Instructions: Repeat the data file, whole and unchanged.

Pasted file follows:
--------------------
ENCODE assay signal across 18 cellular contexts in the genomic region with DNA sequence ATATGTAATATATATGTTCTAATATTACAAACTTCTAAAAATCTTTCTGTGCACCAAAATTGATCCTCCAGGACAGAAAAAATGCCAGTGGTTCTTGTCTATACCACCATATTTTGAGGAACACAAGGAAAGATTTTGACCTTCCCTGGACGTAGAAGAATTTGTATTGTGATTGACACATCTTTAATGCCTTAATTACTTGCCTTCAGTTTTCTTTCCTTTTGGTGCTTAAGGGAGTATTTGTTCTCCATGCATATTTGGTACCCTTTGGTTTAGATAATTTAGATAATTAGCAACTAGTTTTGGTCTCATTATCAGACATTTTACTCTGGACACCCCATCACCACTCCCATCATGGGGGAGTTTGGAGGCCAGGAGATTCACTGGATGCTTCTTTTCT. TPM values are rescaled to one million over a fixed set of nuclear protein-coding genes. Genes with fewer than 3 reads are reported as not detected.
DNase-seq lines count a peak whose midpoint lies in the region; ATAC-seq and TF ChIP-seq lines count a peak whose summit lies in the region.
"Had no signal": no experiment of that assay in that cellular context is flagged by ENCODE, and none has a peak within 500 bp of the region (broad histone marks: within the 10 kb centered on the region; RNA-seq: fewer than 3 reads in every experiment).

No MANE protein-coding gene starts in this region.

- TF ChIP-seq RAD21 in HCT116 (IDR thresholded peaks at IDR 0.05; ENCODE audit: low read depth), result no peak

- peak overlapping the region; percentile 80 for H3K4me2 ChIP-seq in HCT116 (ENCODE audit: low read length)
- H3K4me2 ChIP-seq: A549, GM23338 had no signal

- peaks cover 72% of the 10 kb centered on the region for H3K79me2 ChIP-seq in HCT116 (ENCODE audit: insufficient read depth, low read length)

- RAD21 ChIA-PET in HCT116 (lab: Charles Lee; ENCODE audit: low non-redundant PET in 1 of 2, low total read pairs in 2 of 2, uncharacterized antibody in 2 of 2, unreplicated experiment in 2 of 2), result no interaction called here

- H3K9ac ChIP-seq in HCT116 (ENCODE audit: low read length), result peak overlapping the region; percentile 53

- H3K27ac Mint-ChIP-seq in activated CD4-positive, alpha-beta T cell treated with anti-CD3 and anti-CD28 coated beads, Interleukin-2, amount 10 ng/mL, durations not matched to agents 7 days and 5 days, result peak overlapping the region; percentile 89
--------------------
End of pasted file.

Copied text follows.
ENCODE assay signal across 18 cellular contexts in the genomic region with DNA sequence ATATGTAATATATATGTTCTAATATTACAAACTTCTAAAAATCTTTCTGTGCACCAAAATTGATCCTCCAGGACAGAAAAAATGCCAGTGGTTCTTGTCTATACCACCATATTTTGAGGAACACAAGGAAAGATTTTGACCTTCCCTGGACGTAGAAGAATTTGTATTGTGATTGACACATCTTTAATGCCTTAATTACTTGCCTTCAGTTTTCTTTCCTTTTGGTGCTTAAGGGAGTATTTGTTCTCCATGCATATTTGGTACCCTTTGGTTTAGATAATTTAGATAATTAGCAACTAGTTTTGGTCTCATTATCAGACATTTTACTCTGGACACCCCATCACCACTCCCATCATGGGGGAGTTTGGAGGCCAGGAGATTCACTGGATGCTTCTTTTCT. TPM values are rescaled to one million over a fixed set of nuclear protein-coding genes. Genes with fewer than 3 reads are reported as not detected.
DNase-seq lines count a peak whose midpoint lies in the region; ATAC-seq and TF ChIP-seq lines count a peak whose summit lies in the region.
"Had no signal": no experiment of that assay in that cellular context is flagged by ENCODE, and none has a peak within 500 bp of the region (broad histone marks: within the 10 kb centered on the region; RNA-seq: fewer than 3 reads in every experiment).

No MANE protein-coding gene starts in this region.

- TF ChIP-seq RAD21 in HCT116 (IDR thresholded peaks at IDR 0.05; ENCODE audit: low read depth), result no peak

- peak overlapping the region; percentile 80 for H3K4me2 ChIP-seq in HCT116 (ENCODE audit: low read length)
- H3K4me2 ChIP-seq: A549, GM23338 had no signal

- peaks cover 72% of the 10 kb centered on the region for H3K79me2 ChIP-seq in HCT116 (ENCODE audit: insufficient read depth, low read length)

- RAD21 ChIA-PET in HCT116 (lab: Charles Lee; ENCODE audit: low non-redundant PET in 1 of 2, low total read pairs in 2 of 2, uncharacterized antibody in 2 of 2, unreplicated experiment in 2 of 2), result no interaction called here

- H3K9ac ChIP-seq in HCT116 (ENCODE audit: low read length), result peak overlapping the region; percentile 53

- H3K27ac Mint-ChIP-seq in activated CD4-positive, alpha-beta T cell treated with anti-CD3 and anti-CD28 coated beads, Interleukin-2, amount 10 ng/mL, durations not matched to agents 7 days and 5 days, result peak overlapping the region; percentile 89